Some would argue that the forests of Indonesia were undisturbed until recently but there can never be virgin rainforest once people are present. Beginning as far back
40,000 years ago a process of incremental transformation unfolded along the Indonesian archipelago. This was sustainable change all but invisible yet the very languages and cultures of the archipelago’s forest people were enmeshed and entwined in this process. For the most part, given the low population densities, it left closed canopy forest undisturbed, except for swidden clearings.
Almost 30 years ago, on an extended four-month journey through East Kalimantan and Sumatra, my expectation was an encounter with myriad plants and animals, of complex ecosystems optimising life forces and climaxing in total profusion. How wrong I was. Along East Kalimantan’s Mahakam river deforestation was extensive, rafts of logs floated down the great river, the primary rainforest was seldom seen, except on side trips along tributaries flowing through riparian swamp forest or peatlands.
The same was true in Sumatra except for the Bukit Barisan, reserves and national parks. Valuable timbers had been felled, first replaced by rubber plantations and then oil palms. Only in the Mentawai Islands did I begin to see what I had imagined, elsewhere exploitation of forest resources had already entered a new era though this space was also threatened.
Logging and plantation development, particularly on mineral soils was extensive. In Sumatra after valuable timbers were extracted, large areas were developed as rubber plantations which, after the development of synthetic rubber, were replaced by oil palm plantations. In both Kalimantan and Sumatra peatlands remained as refuges for a time, as places where complex ecosystems were still to be found.
The United Nations FAO reports Indonesia’s forest cover in 1990 as 1,185,450 sq kms, by 2010 this was reduced by 20.3% to 944,320 sq kms.
Just last week I had a text message from my friend Ridwan who lives in Sungai Tohor, a district on the island of Tebingtinggi, in Riau Province. Tebingtinggi is part of the Meranti Island group lying on the western side of the Malacca Strait. His community is engaged in several projects aimed at restoring and establishing sustainable forms of farming. His story will form the next in a series of blog posts.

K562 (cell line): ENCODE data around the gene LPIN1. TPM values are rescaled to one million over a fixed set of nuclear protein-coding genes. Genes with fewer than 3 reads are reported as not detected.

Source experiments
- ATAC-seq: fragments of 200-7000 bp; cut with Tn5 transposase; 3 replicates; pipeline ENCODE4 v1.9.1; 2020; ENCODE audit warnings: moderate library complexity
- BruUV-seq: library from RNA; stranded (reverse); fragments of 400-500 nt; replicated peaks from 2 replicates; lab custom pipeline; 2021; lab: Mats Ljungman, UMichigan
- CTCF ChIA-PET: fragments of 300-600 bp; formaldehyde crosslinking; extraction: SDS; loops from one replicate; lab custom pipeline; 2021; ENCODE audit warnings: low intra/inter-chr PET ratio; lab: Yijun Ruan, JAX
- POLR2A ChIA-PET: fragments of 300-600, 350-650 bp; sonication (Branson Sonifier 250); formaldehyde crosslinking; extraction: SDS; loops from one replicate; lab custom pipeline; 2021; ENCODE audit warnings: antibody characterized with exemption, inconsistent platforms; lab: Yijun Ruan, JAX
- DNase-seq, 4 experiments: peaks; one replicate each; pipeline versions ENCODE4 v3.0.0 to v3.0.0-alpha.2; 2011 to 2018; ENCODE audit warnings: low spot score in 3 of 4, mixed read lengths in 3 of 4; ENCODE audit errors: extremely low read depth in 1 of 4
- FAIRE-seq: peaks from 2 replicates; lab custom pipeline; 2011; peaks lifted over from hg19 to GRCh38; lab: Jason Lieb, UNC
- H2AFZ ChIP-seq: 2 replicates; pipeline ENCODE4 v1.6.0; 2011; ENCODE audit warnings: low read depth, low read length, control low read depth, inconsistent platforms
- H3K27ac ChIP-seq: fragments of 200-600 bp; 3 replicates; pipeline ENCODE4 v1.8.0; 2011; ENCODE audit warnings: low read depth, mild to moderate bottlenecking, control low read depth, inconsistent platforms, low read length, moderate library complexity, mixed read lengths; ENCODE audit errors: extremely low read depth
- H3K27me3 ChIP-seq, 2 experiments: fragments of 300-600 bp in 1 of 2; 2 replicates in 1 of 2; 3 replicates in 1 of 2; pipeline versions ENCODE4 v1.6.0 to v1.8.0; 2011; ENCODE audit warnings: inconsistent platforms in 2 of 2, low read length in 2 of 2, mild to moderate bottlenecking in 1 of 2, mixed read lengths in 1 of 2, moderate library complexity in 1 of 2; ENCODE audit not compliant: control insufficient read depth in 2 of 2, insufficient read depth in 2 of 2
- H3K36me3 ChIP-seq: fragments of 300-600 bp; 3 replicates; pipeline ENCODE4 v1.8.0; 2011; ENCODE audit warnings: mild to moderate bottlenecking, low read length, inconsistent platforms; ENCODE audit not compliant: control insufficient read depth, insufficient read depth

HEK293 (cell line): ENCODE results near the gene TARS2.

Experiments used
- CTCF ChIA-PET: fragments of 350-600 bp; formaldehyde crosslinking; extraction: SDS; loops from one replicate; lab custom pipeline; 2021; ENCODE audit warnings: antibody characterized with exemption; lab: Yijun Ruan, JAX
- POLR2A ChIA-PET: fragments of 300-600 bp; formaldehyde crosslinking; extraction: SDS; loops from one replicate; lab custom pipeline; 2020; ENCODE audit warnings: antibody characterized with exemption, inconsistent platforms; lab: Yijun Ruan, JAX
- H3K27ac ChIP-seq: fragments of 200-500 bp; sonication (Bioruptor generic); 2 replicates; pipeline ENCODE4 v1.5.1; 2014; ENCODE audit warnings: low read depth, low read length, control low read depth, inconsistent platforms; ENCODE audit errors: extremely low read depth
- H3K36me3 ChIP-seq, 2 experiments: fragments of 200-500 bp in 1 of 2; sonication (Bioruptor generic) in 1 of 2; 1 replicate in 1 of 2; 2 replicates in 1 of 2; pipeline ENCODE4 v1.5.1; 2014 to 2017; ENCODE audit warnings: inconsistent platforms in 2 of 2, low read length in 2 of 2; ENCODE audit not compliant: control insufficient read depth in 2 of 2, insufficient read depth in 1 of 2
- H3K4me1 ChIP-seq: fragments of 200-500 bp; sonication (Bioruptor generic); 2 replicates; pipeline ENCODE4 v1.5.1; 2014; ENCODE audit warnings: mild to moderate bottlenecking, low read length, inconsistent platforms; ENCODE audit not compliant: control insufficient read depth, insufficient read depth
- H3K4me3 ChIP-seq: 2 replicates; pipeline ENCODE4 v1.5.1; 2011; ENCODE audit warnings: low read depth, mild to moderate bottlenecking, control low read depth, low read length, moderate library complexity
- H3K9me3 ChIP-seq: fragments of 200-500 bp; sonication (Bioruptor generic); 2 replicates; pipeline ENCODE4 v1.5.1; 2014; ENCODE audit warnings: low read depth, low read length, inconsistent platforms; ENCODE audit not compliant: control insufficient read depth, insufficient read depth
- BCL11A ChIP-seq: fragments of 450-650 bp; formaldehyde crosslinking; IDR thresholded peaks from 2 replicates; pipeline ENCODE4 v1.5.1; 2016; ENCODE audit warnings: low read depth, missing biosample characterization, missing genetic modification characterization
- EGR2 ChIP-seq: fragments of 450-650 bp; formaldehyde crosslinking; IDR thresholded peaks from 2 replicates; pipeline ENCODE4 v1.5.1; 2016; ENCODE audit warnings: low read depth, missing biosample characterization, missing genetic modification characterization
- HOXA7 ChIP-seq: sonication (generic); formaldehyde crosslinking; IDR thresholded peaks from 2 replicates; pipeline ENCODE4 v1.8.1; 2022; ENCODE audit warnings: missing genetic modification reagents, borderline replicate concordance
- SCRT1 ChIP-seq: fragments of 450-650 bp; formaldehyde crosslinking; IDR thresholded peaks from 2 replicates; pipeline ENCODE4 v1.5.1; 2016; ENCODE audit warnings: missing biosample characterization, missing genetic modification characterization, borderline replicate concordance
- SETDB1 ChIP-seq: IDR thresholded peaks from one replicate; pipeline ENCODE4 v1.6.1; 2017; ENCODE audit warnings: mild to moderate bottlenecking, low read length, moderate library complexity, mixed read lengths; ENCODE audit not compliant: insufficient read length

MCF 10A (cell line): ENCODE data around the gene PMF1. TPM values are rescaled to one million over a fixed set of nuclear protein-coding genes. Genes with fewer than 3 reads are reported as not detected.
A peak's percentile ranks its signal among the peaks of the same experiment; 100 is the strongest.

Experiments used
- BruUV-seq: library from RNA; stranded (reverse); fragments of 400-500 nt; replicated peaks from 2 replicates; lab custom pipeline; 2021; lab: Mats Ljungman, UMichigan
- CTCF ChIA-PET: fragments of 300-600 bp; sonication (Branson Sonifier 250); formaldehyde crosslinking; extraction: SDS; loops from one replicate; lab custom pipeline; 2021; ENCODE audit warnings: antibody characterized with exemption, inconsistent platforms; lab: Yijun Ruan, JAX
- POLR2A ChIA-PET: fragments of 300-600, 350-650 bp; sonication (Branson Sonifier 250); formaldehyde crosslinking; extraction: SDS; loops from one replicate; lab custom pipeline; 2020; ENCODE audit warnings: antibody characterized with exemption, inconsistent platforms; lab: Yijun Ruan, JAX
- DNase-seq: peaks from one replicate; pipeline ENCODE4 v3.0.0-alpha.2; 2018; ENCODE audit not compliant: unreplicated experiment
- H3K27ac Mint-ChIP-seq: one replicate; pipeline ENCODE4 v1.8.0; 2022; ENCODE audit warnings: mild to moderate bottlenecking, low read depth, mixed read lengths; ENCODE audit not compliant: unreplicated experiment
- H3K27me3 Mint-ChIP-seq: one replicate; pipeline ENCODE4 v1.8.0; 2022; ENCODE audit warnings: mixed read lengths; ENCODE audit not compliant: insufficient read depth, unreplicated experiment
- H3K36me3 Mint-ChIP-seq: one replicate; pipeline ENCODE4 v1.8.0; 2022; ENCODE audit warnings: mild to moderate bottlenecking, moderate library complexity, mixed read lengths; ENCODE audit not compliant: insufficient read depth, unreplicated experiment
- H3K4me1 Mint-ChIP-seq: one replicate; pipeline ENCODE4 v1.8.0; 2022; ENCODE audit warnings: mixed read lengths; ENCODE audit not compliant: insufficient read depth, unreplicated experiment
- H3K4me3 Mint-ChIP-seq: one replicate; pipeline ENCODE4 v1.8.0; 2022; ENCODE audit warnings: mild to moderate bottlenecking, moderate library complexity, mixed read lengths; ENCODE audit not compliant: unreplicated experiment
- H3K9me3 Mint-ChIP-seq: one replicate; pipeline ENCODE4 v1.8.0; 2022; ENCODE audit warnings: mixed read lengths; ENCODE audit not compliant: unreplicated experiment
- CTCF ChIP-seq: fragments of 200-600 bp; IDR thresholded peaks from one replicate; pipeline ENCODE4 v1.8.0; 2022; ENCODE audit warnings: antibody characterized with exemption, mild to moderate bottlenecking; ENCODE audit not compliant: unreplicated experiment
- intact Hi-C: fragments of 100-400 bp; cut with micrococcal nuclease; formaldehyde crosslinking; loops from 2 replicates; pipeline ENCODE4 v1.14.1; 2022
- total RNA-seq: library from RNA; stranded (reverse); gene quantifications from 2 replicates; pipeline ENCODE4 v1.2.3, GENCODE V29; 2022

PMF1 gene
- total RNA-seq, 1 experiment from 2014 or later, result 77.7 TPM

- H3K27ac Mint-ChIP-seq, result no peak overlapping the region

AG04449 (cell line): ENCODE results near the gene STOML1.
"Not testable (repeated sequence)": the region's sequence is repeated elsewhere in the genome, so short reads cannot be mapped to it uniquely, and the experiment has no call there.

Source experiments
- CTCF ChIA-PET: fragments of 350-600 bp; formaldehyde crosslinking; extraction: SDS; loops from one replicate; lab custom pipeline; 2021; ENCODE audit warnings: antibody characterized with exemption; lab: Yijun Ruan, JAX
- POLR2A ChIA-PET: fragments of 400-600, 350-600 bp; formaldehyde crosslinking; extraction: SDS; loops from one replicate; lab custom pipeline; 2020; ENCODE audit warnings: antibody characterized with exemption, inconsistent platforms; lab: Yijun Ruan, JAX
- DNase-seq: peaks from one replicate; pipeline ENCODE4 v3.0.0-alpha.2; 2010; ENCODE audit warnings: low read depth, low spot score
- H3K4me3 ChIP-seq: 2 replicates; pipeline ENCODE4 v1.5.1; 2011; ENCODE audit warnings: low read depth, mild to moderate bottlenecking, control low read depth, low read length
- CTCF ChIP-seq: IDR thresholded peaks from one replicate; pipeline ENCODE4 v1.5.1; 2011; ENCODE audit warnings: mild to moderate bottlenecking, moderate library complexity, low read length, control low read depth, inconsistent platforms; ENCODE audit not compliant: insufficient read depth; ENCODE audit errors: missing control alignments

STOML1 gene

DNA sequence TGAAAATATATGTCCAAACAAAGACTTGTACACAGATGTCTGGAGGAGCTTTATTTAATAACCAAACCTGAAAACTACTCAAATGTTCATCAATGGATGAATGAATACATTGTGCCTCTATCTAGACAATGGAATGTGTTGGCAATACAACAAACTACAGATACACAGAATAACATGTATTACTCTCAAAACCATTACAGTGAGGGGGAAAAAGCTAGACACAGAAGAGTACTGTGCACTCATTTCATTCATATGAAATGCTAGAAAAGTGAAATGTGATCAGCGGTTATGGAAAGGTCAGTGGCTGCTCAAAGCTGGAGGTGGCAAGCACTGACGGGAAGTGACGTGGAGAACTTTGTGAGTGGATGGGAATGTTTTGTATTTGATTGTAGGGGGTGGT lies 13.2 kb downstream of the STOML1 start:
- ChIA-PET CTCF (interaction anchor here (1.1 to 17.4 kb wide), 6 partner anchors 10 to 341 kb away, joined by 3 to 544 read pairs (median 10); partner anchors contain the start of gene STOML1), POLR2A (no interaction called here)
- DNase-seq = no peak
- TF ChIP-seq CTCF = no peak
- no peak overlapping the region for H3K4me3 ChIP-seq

Riau Province location
Riau is bordered on the west by the Barisan Mountains. Its total area is 8,702,400 hectare.
Four major rivers, the Rokan, Siak, Kampar, and Indragiri Rivers flow into the Malacca Strait forming hill lands that rapidly expand into extensive peatlands.
Figure 2: Riau Province
Originally most of the vegetation cover started out as closed-canopy forest. About 40% of the province, around 3,400,000 hectares, is coastal peatland. The other 60% was equatorial forest established on mineral soils or, along the extreme coastal margins, nipa palm swamp and mangroves.
Riau’s mountain slopes still have forest cover while its hills and peatlands have been extensively cleared for plantations and farm land. The plantations involve oil palm cultivation and areas of industrial forests, where timber companies cultivate eucalypts, acacia and teak for timber and wood pulp. There is also some and farm land.
Riau’s peatland was laid down from the end of the Pleistocene Ice Age. On its seaward margins it forms the stabilised Holocene coastline. Here are Indonesia’s deepest peat deposits reaching over 10 meters depth and storing an estimated 16.4 gigatons of carbon, almost 25% of Indonesia’s total deposits. The province has been subjected to rapid and extensive deforestation. From 1990 its total forest area was reduced by 65 per cent and its peat forest cover from 80 per cent in 1990 to about 36 per cent in 2010.
Changes in the management of forests
Until 1998 and the fall of Indonesia’s Suharto regime there was far more control of forests from the national level. Now through changes in law and regulation there has been a greater devolution in authority. Arnold notes in his article Deforestation in Decentralised Indonesia: What’s Law Got to Do with It?’ This was addressed in my earlier post Impacts of and responses to the dense smoke haze from #Indonesia.
With the passing of new regional autonomy and fiscal laws in 2004, regional governors and assemblies received a greater share of power. Regions are now able to exercise extensive autonomy over specific areas of governance, including forestry, provided that their decisions maintain social welfare, public service and regional competitiveness. At a provincial final authority rests with provincial government, districts/municipalities have jurisdiction over everything that is at that level alone. This leaves space for much ambiguity as provincial, regional and district boundaries rarely accord with discrete bio-geographic regions. Many trans-boundary issues arise.
To make matters more complex, provinces can ‘delegate’ authority to districts and/or municipalities, which can I turn delegate authority to villages. Authority over forestry can be so delegated.